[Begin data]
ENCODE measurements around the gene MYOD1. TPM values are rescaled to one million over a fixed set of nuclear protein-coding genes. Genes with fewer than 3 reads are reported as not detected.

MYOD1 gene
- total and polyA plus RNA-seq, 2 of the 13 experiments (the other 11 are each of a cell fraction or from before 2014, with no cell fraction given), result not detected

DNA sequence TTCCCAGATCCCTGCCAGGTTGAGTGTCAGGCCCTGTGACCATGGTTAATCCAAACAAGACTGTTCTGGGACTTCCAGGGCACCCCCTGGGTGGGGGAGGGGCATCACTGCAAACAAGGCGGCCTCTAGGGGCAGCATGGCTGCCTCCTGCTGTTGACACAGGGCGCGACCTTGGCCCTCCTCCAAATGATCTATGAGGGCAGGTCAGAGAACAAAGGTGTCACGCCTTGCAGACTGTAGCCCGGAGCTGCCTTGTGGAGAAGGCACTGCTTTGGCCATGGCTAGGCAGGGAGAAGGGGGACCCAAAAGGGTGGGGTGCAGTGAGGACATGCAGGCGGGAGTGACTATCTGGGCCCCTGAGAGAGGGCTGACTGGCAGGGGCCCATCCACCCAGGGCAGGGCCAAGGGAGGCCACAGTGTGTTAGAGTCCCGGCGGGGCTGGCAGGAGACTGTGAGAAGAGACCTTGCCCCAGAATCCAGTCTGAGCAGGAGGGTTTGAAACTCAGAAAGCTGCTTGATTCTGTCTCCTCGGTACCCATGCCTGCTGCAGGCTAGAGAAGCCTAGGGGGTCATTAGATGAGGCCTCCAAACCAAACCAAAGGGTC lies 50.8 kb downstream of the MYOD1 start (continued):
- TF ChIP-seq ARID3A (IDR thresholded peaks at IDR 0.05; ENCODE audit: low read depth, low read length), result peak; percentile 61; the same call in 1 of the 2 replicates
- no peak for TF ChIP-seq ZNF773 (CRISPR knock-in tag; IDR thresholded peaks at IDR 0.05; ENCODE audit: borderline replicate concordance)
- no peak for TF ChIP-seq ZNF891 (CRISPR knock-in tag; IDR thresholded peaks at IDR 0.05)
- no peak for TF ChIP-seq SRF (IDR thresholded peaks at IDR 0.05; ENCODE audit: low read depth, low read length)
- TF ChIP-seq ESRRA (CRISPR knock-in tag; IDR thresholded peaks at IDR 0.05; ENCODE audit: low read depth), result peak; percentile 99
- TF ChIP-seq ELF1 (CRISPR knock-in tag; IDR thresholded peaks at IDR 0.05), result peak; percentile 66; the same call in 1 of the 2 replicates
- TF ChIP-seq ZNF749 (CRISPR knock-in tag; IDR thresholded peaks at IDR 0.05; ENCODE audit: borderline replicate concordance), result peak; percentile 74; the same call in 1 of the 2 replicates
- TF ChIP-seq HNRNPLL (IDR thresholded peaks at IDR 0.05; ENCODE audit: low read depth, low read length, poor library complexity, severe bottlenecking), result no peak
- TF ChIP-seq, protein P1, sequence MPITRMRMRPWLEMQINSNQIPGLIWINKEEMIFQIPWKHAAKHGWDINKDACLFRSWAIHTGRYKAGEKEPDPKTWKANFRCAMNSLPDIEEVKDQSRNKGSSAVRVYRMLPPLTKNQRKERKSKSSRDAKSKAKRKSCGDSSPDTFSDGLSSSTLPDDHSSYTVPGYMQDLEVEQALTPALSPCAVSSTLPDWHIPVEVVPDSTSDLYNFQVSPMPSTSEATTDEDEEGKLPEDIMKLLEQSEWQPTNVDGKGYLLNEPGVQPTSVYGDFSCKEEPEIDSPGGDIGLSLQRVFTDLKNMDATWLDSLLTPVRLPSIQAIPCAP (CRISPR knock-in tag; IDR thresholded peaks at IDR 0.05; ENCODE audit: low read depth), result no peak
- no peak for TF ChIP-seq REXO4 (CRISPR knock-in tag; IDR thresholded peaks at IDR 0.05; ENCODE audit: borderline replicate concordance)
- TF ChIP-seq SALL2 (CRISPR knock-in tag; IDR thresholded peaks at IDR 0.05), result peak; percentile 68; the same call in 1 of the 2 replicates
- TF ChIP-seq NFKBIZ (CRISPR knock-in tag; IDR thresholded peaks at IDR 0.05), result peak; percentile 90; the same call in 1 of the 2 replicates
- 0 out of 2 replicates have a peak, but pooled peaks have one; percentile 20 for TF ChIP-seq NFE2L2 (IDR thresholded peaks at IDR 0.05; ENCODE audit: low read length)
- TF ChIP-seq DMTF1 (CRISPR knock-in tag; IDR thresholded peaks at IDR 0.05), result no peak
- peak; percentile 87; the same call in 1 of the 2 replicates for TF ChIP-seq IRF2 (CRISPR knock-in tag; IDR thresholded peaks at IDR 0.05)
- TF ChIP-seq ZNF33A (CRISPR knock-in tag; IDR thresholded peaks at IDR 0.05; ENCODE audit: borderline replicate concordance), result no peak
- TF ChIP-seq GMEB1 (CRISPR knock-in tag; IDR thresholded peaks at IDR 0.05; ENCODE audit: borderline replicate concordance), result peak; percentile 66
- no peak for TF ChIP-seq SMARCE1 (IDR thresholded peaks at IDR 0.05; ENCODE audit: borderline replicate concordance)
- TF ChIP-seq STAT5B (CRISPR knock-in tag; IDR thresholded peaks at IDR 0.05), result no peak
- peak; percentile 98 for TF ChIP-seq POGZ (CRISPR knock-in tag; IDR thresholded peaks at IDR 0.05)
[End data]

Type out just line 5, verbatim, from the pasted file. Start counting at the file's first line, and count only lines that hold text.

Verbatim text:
- TF ChIP-seq ARID3A (IDR thresholded peaks at IDR 0.05; ENCODE audit: low read depth, low read length), result peak; percentile 61; the same call in 1 of the 2 replicates